The U.S. federal statistical system has been the primary producer of statistics and an important research facilitator, but the nation lacks the data infrastructure needed to meet the demands of the 21st century.
Recent innovations in computer science and data analytics, combined with an explosion of available digital data, have set the stage for a reexamination of the infrastructure that produces the nation’s statistics and supports vital social and economic research. The country’s emerging data assets, growing expertise in accessing high-dimensional data, and the pressing need to address evolving societal threats (e.g., pandemics, social injustice, and climate change) call for envisioning a new data infrastructure that produces more timely, granular, and relevant statistical information.
A new data infrastructure will mobilize the nation’s relevant data assets by accessing data across sectors, to improve existing statistical products and create new ones—all in scientifically sound ways that incorporate enhanced privacy protections for data subjects and holders. Over time, statistical agencies have improved individual products by expanding their collections, and, occasionally, using administrative records and private sector data. Unfortunately, these remain exceptions, not the rule. The availability of new data assets and technologies is not enough—in the panel’s opinion, the United States should use new data assets and technologies within a coordinated, new, national data infrastructure, to meet the information and research needs of the 21st century.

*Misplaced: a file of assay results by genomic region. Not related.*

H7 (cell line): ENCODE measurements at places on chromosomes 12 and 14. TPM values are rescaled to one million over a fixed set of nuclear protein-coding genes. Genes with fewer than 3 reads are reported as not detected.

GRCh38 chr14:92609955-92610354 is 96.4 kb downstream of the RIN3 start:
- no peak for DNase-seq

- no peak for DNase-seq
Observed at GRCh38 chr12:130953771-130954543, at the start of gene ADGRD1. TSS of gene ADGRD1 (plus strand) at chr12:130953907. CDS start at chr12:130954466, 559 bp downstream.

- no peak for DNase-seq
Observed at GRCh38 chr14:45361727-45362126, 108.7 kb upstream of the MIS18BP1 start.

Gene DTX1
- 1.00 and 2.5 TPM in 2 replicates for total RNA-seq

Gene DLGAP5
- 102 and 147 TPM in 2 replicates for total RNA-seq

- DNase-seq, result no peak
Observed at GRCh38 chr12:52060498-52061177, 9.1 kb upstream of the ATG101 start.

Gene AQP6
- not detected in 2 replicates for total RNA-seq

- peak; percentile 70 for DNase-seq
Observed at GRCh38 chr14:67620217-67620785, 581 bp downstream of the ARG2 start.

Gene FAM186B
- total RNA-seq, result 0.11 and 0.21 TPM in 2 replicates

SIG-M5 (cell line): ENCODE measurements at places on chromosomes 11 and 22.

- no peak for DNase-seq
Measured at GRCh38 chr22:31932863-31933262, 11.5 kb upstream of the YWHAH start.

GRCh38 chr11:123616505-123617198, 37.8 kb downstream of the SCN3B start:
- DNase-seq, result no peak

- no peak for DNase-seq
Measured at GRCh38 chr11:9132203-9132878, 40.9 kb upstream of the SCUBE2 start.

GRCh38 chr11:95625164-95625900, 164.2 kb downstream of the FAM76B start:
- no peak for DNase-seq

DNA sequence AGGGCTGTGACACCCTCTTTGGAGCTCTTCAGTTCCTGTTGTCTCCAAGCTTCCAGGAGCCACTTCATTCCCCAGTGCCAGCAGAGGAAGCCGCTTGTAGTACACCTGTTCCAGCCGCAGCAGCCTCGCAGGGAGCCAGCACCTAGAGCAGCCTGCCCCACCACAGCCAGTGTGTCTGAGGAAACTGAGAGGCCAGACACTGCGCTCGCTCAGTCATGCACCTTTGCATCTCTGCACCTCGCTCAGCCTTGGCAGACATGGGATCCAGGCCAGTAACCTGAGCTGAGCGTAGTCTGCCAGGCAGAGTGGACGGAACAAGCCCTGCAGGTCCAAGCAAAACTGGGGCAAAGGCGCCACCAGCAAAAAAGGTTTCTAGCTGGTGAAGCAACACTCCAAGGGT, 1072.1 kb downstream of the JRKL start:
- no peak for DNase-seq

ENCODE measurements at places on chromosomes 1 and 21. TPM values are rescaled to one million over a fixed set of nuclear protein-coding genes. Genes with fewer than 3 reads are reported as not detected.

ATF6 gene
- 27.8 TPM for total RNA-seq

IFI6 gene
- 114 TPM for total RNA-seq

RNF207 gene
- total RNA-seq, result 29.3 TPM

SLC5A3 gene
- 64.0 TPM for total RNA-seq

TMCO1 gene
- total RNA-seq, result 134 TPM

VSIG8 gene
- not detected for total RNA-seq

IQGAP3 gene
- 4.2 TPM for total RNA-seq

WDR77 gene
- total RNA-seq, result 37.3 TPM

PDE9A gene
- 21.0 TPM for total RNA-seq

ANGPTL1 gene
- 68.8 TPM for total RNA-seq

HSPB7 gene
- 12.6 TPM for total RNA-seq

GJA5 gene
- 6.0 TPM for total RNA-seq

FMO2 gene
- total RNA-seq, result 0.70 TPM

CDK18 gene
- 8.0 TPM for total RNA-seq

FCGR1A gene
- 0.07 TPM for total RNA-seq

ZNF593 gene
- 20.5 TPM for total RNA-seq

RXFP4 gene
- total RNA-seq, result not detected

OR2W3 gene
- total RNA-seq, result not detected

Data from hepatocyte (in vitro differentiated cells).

In the panel’s judgment, the time is right to develop such a reformed, enriched national data infrastructure. Moreover, the federal statistical
system faces myriad and worsening challenges that demand building a new data infrastructure now, not later. The following sections will describe the state of the existing federal statistical system, the challenges it faces, and the impetus for change.
Producing National Statistics: Declining Response Rates and Increased Costs
In the panel’s opinion, U.S. statistical agencies’ reliance on sample-survey data and census data is unsustainable. The statistical theories that underlie these methods do offer strong support for measuring a statistical sample of a population and show that such methods can produce high-quality descriptions of the full population, all while protecting confidentiality. In the 20th century, this approach served the world well (e.g., Rao and Prasad, 1986; Biemer, 2010).